Hello Year 11,
Here is a sample answer to the question we had a go at today in class:
How does the writer convince us that he was not very academic or good at school work?
The writer also uses humour, describing his grades as a ‘line of Pac-Men doing the Conga’. The simile is a very light-hearted way of suggesting that he got a series of G grades, but the humour is convincing; we do not feel that he is exaggerating the truth, but that he has a clear view of what the situation was. Similarly, his tone of voice is convincing; even when describing painful memories of ‘chilly emptiness’ he remains he isn’t particularly upset or emotional. He seems detached and objective, which emphasises his certainty and makes us feel that we have no need to doubt him.
Rayner uses emotive language to convince us of his past failures. Words such as ‘dread’ and ‘humiliation’ are suggestive of the intense emotions that he felt as a child when unable to complete the homework tasks set. They make it seem as if he really struggled with his school work, and that his efforts were very much below the standards of his peers, and therefore humiliating.
The journalist also uses triplication in the list of three memories, which lends a certain truth to his writing. Even though these are, indeed, memories (and distant ones from years ago, at that), the effect of listing three of them makes them seem factual. Structurally, this long sentence is then followed by a short one: ‘The fact is that I was not especially academic.’ This makes Rayner sound certain; he presents his opinion as fact.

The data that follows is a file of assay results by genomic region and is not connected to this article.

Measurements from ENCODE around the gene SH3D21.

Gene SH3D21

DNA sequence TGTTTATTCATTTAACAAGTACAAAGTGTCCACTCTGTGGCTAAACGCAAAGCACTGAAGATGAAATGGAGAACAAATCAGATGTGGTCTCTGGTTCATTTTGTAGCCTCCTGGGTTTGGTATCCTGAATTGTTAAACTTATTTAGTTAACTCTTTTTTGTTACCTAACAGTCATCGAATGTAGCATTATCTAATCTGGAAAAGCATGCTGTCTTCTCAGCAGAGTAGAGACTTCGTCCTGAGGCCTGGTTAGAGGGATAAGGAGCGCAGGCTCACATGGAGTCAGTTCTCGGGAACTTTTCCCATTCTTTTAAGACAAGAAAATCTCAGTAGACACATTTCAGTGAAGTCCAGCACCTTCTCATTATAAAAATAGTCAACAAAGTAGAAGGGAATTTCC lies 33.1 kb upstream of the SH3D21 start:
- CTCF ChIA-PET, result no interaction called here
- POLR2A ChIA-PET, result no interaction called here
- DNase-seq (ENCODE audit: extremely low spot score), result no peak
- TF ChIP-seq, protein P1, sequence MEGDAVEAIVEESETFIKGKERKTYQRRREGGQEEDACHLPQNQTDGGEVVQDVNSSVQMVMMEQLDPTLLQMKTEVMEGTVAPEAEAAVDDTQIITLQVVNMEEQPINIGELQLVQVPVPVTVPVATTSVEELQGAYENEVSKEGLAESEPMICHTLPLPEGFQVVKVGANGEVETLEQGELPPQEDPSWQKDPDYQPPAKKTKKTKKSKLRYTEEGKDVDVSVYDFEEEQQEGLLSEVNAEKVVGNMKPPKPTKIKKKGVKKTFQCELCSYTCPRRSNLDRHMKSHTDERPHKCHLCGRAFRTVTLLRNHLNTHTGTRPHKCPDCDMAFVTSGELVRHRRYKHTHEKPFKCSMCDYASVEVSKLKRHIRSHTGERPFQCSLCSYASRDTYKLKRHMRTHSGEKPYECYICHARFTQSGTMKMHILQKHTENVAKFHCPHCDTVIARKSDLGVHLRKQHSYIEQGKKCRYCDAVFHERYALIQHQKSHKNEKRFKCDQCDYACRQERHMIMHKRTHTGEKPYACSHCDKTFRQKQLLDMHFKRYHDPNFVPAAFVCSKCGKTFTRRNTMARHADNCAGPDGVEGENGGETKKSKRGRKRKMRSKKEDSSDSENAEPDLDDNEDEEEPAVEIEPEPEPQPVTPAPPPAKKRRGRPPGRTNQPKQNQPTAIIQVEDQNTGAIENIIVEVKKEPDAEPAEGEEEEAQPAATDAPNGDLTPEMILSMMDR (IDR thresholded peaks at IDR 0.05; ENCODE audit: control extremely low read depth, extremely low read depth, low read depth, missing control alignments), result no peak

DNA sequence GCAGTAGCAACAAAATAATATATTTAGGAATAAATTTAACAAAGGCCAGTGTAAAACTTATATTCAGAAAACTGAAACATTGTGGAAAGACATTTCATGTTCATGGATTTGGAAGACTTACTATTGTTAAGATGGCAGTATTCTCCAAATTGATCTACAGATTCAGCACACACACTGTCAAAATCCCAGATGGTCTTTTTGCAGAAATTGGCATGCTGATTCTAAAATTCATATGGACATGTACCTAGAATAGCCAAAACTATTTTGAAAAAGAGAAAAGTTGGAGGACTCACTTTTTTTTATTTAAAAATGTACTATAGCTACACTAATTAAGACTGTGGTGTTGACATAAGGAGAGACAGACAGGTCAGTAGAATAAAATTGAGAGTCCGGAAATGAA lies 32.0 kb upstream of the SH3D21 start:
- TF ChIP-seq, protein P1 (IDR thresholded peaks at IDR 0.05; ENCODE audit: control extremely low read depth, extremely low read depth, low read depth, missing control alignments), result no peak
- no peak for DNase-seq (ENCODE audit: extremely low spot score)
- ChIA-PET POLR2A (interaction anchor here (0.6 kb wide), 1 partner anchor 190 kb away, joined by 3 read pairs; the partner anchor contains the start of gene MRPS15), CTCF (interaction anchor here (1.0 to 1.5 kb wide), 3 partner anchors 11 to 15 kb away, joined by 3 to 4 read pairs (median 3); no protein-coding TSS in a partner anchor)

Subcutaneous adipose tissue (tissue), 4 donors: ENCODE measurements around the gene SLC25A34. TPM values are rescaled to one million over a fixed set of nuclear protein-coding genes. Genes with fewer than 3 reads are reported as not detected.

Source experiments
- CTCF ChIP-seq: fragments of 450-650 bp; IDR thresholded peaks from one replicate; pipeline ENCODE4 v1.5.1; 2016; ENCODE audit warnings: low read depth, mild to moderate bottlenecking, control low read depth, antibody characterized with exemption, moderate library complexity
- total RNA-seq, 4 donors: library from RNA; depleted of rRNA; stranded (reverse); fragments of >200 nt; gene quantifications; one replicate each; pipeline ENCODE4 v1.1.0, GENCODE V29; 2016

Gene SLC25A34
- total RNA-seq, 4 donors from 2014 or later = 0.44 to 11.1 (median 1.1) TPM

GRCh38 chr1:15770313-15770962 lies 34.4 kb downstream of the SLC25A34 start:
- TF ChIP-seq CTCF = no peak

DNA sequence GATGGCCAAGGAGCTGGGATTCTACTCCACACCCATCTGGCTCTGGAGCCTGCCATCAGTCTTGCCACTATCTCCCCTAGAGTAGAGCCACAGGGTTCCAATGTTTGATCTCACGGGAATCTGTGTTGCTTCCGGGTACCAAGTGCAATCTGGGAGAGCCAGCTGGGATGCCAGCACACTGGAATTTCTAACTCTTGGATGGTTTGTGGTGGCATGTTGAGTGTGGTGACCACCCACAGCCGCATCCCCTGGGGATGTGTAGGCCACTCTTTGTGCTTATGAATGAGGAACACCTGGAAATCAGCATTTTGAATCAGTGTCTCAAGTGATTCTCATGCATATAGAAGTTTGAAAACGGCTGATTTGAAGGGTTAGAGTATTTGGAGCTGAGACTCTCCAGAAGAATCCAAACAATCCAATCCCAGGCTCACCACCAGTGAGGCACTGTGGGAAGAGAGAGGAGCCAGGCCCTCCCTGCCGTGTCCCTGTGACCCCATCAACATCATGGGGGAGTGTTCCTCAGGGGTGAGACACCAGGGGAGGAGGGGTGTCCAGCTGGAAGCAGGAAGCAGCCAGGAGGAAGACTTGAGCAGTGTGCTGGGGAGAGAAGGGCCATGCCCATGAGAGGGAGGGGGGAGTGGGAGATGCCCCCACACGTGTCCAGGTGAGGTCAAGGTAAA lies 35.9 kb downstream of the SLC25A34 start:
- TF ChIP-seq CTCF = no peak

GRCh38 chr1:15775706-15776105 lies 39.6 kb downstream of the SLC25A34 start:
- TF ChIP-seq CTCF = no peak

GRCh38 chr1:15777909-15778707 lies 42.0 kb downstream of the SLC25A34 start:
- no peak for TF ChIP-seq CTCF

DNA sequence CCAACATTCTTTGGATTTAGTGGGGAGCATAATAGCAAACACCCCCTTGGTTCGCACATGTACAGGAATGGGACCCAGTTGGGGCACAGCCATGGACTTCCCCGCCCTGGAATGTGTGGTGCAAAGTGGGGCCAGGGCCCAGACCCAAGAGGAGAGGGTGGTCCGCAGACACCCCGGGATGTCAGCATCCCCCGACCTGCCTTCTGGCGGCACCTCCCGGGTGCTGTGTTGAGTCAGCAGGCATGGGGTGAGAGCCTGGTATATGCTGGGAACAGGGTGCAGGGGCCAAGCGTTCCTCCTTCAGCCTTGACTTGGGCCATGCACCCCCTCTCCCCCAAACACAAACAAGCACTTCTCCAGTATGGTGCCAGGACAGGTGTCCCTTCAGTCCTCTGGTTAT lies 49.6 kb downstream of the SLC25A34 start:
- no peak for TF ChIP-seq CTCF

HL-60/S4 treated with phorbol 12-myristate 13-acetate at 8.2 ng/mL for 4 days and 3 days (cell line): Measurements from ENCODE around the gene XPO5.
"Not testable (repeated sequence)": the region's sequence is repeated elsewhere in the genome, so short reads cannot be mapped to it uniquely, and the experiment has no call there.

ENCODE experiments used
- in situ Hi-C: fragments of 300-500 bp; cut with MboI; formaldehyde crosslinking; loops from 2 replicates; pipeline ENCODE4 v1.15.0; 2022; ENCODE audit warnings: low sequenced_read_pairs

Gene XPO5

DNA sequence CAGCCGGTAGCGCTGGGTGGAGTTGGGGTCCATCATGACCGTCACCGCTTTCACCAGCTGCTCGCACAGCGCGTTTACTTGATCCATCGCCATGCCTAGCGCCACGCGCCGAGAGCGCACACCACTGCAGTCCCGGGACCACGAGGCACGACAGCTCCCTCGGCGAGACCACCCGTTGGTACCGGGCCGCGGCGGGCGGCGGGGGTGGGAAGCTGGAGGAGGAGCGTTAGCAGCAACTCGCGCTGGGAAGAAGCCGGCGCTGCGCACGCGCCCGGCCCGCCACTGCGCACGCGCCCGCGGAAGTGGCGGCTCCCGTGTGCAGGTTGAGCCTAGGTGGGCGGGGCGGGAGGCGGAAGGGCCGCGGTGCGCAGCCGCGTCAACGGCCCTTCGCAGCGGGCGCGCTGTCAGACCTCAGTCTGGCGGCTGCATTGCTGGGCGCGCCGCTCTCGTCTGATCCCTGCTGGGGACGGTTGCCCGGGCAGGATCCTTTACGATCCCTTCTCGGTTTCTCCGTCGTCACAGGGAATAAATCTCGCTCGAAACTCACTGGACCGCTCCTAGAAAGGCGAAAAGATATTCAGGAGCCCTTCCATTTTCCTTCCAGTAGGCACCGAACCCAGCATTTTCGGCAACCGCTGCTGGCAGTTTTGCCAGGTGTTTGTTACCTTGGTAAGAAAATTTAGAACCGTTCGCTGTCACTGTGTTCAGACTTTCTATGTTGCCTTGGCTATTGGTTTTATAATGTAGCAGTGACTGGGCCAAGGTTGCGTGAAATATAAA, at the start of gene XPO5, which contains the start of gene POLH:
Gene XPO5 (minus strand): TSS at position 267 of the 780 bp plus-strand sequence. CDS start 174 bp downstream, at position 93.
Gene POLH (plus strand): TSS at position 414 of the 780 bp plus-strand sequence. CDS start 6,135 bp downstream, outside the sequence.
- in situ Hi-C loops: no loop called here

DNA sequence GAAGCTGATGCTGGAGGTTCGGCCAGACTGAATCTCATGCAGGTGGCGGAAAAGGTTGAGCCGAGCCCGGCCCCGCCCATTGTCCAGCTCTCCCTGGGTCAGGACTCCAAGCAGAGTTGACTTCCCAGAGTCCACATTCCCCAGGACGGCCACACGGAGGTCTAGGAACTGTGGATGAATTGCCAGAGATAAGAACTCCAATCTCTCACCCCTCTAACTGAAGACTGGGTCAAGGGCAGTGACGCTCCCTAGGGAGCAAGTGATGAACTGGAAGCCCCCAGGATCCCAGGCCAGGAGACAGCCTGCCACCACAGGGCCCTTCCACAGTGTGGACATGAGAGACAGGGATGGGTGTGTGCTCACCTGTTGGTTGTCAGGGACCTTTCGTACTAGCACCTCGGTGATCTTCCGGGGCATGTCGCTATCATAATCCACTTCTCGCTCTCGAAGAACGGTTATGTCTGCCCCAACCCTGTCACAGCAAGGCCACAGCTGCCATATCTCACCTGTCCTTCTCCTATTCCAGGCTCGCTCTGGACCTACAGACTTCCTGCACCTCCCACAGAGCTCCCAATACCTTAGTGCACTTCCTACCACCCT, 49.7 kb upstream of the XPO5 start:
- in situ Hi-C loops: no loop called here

When describing his attempt to complete his son’s maths homework, the writer comments: ‘This I used to be able to do. Or at least I think I used to be able to do this.’ This is interesting, because it suggests that his memory is not perfect. It is an admission of his humanity which, rather than suggesting that we should doubt his memory of the past, only confirms that he is flawed, like everyone else, and that in all probability he was never any good at maths at all.